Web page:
Its meaning is to establish and maintain students’ sense of discipline. Jim Rohn once said, “Discipline is the bridge between goals and execution”. Therefore, building a sense of discipline is to realize educational goals. To do this well, right at the beginning of the school year, teachers should point out to students that what is most important and necessary to help them succeed in learning, then organize for students to participate. participate in the process of developing rules and codes of conduct in a democratic and open manner with the consensus of the whole class. On that basis, clear rewards and punishments are prescribed for students to comply with and self-regulate. behaviors. A rule and code of conduct is said to be best not to have too many rules, only 8 to 10 rules should be set out for students to remember and easily implement. I.e:
(1) Attend school on time;
(2) Bring all books and materials to class; (
3) Sit in your right seat from the beginning of class;
(4) Respect and be polite to teachers and friends;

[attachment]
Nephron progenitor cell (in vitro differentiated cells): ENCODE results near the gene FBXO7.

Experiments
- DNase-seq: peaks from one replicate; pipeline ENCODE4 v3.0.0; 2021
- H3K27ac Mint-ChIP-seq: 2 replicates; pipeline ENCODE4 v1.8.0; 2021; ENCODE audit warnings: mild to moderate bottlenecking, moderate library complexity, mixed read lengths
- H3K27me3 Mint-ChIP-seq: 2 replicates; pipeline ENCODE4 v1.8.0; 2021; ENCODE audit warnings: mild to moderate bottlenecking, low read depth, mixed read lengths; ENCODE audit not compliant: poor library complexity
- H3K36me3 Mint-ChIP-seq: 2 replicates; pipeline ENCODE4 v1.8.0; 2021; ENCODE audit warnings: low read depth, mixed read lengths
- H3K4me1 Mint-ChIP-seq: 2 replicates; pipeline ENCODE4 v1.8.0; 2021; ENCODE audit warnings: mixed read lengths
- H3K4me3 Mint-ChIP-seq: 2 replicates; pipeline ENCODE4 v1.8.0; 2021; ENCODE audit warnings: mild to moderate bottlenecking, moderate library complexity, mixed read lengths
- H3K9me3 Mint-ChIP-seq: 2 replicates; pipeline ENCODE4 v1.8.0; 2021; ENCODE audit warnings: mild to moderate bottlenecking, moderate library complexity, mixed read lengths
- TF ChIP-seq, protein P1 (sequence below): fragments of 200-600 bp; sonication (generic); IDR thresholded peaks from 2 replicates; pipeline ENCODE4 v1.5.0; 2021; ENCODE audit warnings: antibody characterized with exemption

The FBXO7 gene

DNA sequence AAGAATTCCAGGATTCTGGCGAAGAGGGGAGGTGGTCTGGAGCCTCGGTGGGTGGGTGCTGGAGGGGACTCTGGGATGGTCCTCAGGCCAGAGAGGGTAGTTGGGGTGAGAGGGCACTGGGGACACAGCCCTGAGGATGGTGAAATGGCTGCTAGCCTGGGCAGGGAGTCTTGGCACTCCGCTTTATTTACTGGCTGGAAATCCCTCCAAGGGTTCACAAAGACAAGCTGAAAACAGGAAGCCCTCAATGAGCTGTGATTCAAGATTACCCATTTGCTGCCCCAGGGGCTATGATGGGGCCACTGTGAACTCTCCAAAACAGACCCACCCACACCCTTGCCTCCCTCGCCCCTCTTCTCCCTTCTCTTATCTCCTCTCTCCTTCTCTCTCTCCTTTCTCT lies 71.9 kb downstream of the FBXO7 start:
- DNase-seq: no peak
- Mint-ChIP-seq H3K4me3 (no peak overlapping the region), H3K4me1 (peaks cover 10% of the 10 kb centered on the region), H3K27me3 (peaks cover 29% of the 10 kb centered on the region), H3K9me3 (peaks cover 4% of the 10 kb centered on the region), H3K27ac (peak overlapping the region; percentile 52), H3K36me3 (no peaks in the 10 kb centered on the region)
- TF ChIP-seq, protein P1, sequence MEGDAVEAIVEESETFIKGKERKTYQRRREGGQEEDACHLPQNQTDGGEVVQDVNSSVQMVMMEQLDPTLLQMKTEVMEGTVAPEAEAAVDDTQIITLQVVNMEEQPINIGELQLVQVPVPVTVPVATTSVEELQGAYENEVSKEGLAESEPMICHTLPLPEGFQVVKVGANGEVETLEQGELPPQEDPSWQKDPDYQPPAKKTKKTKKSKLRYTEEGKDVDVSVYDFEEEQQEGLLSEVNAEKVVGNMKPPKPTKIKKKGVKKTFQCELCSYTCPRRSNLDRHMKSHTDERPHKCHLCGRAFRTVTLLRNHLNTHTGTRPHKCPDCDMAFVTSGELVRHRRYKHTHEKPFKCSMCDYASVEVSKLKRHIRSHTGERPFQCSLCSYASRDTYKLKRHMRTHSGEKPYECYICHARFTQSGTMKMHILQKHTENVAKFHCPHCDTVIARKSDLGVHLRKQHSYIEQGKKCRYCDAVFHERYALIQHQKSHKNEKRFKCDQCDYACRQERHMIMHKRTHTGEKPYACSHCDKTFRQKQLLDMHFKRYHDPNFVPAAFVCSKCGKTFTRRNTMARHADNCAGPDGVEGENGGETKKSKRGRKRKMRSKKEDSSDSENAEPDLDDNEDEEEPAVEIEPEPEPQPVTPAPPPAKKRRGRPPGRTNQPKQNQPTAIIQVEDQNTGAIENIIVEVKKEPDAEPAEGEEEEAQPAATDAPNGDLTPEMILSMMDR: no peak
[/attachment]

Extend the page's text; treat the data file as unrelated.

(5) Speak at the right time, without interrupting the teacher and others;
(6) Respect the property of the class and friends;
(7) Do not quarrel or fight with friends;
(8) Do not work alone and use the phone….etc.
CMS #2: The skill of building a classroom psychological environment.
The classroom psychological environment plays an important role in promoting and attracting students to learning activities, limiting dropout, laziness, disorder, disorder, etc. The classroom really becomes an ideal place to learn is a problem not all teachers can do. Besides creating a happy atmosphere, teachers need to build close, friendly, open, cooperative, equal, empathetic, tolerant, listening and respectful communication relationships between teachers and students. each other. A classroom environment with a heavy atmosphere of criticism, insults, envy, dishonesty and unfairness will create intense confrontation between teachers and students, giving rise to hostility, competition, and rivalry. envy and create selfishness, insensitivity, and distrust in relationships. Only when teachers can build a good classroom environment can they best manage their teaching.
CMS #3: to cover, control, prevent and handle unacceptable behaviors of students in the classroom.